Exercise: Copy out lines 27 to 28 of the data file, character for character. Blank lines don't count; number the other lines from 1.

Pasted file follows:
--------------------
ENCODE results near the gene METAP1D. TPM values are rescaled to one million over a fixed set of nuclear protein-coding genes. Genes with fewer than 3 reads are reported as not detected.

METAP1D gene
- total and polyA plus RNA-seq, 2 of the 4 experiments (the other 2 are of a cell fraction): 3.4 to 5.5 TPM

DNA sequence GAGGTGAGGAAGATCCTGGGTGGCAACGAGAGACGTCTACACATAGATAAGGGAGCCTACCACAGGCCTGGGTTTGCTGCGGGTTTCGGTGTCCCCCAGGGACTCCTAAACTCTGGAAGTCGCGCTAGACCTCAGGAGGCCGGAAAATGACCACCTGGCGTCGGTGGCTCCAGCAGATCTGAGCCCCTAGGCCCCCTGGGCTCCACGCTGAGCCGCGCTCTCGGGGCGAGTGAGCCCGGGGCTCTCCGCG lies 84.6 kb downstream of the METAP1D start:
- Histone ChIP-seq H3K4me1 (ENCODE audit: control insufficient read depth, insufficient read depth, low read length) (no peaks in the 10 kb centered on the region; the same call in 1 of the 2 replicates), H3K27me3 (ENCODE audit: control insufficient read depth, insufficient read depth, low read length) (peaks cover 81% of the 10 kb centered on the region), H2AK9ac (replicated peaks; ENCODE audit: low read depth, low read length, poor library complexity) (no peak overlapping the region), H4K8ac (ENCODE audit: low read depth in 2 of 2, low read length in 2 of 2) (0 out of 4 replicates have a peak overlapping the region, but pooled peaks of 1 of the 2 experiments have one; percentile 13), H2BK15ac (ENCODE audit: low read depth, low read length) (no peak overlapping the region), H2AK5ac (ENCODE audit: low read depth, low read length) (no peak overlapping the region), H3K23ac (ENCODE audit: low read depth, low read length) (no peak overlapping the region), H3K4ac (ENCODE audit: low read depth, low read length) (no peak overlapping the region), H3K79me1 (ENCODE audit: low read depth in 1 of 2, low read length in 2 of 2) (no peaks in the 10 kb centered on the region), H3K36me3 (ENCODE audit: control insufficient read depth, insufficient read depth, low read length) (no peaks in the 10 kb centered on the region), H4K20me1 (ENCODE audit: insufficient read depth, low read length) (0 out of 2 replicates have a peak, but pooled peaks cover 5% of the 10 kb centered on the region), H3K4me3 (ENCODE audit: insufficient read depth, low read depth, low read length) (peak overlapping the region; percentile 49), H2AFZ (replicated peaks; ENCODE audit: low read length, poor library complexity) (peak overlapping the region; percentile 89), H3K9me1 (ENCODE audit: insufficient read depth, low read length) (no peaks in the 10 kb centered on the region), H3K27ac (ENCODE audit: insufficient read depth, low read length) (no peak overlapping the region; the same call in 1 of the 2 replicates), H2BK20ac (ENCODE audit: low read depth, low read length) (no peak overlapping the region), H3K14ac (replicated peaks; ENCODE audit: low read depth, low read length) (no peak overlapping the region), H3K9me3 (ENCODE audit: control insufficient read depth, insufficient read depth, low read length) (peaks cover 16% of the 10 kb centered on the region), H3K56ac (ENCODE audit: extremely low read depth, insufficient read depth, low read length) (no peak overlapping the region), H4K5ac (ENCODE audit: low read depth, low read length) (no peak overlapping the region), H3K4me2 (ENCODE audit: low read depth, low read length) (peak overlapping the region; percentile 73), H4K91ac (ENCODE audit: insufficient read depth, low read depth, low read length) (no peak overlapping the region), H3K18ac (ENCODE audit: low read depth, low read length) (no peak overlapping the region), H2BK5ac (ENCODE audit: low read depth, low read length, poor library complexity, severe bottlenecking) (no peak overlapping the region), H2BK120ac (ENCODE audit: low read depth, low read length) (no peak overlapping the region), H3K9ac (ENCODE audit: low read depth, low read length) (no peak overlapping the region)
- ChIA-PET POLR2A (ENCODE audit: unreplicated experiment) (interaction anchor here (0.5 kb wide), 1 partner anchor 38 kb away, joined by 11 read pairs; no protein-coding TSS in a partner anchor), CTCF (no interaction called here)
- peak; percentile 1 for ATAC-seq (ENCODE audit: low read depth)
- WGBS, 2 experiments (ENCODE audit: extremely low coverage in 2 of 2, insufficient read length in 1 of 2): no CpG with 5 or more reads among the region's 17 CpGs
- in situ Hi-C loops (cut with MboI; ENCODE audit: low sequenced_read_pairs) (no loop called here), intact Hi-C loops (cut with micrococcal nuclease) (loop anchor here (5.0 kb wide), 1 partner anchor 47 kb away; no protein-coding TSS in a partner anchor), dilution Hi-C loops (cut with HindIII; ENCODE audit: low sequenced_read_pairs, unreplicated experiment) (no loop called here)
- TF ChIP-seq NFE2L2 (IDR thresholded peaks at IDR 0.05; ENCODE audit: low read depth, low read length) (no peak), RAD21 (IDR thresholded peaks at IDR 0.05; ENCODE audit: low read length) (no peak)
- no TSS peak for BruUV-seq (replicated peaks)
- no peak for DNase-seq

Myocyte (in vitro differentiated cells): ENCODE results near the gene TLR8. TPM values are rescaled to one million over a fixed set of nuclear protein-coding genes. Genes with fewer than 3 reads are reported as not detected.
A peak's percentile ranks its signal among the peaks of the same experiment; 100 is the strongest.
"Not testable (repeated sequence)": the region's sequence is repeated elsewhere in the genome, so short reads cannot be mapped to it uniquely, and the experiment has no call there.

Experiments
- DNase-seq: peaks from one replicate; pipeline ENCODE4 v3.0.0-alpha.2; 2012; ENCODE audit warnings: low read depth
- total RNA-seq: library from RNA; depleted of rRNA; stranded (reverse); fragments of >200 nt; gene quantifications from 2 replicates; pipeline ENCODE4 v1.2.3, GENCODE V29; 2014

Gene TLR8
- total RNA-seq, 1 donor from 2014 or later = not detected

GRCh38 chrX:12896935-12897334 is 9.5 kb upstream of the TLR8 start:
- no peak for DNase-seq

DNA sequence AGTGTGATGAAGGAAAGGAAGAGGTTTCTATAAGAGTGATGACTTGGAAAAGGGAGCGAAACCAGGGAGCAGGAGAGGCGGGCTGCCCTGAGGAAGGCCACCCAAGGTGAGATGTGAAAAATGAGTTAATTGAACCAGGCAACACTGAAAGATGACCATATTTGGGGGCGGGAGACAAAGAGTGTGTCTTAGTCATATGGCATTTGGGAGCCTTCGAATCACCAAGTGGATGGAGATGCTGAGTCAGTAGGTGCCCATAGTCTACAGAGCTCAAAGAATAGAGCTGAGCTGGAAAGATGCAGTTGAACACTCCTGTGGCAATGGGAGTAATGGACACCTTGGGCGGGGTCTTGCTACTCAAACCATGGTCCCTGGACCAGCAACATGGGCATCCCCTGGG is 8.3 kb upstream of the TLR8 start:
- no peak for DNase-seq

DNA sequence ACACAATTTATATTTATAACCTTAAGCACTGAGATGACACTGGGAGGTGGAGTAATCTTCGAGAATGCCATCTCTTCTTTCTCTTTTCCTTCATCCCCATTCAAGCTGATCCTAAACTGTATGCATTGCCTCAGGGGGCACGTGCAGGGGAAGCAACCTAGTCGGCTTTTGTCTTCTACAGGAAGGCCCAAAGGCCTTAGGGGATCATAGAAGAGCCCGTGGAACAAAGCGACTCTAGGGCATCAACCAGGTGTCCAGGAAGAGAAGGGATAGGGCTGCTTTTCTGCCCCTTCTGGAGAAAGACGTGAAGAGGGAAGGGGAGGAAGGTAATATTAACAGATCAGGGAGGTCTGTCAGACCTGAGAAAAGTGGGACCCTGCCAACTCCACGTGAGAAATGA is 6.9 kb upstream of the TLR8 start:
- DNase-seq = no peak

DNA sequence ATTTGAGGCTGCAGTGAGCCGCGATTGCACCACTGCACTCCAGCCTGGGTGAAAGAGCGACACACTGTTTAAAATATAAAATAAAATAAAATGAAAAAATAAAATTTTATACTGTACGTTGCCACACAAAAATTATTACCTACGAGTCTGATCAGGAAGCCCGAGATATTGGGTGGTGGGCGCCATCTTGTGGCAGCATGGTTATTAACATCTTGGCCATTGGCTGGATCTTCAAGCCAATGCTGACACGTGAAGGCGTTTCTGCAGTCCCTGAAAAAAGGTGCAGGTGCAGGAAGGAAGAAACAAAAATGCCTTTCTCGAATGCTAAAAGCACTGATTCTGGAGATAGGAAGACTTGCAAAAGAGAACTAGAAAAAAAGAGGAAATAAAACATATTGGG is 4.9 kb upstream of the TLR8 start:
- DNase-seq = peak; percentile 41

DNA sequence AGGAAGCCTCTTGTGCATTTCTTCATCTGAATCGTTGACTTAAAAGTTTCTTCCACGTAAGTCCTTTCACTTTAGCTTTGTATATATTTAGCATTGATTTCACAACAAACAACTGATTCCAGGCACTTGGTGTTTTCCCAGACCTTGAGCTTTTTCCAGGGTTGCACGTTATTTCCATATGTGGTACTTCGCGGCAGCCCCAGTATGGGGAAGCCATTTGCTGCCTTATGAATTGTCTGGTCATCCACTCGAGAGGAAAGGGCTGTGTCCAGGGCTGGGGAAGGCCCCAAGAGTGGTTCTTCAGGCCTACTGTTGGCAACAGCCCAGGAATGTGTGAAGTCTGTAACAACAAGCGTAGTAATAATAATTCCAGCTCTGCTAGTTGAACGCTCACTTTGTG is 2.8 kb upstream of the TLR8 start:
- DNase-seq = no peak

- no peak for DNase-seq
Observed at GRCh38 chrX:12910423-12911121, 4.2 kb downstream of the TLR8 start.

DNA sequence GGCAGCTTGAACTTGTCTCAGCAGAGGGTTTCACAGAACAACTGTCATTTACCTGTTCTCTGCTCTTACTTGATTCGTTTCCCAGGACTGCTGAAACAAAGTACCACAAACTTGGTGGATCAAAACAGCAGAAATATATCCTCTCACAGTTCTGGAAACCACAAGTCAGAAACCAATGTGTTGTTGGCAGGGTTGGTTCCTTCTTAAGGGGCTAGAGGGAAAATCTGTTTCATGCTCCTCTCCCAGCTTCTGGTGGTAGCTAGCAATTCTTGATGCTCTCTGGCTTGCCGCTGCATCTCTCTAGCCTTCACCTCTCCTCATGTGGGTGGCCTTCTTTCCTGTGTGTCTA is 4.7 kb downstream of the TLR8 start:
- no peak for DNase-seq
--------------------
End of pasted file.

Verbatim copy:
DNA sequence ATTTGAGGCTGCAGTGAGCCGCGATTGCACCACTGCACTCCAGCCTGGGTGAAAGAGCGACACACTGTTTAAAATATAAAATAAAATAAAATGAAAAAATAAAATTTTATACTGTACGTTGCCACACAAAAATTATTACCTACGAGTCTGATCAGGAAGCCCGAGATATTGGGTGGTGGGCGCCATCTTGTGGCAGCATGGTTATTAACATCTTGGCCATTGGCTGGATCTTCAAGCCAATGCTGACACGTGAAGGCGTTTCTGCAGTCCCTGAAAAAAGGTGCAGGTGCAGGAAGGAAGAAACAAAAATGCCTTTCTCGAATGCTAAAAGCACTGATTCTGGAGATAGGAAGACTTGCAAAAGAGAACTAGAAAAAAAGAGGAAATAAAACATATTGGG is 4.9 kb upstream of the TLR8 start:
- DNase-seq = peak; percentile 41